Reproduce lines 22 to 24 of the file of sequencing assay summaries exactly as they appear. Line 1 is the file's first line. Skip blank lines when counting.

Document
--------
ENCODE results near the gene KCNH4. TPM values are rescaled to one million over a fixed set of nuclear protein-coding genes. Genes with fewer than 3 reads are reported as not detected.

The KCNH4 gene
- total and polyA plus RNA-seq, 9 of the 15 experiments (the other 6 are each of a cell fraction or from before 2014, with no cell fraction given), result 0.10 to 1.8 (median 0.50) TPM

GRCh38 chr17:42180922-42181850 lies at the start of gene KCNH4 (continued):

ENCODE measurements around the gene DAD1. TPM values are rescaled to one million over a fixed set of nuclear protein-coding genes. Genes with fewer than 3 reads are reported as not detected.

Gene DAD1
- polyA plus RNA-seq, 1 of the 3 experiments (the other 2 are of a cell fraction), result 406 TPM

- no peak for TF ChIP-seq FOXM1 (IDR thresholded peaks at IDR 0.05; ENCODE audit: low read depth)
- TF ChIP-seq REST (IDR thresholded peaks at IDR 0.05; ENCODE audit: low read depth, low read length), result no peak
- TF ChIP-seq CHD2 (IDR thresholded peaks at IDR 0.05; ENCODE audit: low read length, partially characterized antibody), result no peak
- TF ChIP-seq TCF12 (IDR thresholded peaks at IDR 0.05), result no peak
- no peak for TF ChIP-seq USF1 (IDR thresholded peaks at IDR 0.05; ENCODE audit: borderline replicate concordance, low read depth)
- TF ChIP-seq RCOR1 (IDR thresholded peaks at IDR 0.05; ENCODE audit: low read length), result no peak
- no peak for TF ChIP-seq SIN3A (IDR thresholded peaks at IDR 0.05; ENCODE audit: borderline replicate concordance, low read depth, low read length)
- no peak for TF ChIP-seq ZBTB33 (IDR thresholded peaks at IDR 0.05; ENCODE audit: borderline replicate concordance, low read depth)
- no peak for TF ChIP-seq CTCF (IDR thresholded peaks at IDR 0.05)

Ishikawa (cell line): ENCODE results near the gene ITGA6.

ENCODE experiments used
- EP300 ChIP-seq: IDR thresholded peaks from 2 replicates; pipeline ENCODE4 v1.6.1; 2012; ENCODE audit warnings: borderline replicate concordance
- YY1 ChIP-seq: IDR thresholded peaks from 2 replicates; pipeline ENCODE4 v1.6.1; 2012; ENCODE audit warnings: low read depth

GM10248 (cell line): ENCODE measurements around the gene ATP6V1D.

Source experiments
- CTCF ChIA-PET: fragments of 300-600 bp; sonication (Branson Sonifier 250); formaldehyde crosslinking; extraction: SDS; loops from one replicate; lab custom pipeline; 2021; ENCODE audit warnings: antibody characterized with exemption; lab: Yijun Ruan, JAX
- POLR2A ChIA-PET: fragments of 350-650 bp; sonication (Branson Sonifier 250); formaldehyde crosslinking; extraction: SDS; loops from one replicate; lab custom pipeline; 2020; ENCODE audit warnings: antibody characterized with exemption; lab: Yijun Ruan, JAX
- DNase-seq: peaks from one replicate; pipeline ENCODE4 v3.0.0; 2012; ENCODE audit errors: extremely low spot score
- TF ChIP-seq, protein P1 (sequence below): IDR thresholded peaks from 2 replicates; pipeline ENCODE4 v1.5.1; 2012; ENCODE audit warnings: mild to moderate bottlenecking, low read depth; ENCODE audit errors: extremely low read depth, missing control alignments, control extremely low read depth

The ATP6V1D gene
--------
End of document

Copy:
Source experiments
- CTCF ChIA-PET: fragments of 300-600 bp; sonication (Branson Sonifier 250); formaldehyde crosslinking; extraction: SDS; loops from one replicate; lab custom pipeline; 2021; ENCODE audit warnings: antibody characterized with exemption; lab: Yijun Ruan, JAX
- POLR2A ChIA-PET: fragments of 350-650 bp; sonication (Branson Sonifier 250); formaldehyde crosslinking; extraction: SDS; loops from one replicate; lab custom pipeline; 2020; ENCODE audit warnings: antibody characterized with exemption; lab: Yijun Ruan, JAX